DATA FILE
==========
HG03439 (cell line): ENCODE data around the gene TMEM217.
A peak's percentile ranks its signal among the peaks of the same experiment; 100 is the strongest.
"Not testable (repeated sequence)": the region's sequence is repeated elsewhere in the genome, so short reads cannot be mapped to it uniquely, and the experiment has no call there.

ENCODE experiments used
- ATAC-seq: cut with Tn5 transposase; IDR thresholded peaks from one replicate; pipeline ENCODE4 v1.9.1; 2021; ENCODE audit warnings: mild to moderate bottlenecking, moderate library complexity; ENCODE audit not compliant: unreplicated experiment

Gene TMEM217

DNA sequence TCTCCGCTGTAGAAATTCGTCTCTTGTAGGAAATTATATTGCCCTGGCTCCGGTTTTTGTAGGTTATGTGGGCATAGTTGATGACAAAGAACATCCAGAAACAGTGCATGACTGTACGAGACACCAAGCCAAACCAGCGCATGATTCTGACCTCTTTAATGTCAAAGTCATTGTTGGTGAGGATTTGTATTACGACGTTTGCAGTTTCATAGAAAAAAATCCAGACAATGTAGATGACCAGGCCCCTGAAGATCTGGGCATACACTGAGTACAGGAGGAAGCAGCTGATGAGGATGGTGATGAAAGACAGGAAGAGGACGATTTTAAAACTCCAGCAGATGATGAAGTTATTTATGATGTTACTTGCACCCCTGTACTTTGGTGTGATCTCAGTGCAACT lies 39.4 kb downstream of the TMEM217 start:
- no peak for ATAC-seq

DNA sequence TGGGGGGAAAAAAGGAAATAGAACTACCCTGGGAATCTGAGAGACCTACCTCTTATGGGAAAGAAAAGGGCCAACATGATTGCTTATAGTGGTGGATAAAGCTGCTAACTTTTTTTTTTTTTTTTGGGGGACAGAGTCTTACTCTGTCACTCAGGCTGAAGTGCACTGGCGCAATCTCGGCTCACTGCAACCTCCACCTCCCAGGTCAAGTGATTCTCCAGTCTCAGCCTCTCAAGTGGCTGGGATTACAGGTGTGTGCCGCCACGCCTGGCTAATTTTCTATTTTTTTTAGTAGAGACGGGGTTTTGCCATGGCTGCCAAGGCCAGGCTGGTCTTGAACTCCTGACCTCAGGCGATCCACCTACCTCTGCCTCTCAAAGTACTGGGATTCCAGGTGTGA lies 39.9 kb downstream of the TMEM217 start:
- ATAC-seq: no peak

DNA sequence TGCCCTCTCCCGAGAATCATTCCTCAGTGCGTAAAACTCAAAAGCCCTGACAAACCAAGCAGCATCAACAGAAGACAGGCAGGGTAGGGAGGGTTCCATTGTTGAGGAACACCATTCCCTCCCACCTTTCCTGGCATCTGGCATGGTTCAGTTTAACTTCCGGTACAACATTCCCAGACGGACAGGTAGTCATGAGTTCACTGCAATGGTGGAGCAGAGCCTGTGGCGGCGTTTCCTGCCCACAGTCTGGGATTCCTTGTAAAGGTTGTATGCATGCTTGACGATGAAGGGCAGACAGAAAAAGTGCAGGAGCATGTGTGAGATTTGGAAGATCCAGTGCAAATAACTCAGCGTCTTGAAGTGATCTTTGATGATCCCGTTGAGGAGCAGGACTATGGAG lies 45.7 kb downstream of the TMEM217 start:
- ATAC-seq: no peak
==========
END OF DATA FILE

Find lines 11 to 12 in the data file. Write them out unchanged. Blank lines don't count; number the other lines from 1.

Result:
DNA sequence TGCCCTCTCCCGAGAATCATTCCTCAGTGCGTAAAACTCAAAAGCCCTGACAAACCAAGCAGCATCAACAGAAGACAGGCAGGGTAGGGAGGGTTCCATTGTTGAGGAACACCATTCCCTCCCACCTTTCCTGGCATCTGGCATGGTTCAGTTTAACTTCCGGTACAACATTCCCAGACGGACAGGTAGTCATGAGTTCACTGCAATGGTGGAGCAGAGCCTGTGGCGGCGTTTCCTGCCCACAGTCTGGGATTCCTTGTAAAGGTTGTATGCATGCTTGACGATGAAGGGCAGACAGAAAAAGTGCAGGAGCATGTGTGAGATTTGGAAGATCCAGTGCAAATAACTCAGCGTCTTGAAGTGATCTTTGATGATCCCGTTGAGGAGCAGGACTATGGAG lies 45.7 kb downstream of the TMEM217 start:
- ATAC-seq: no peak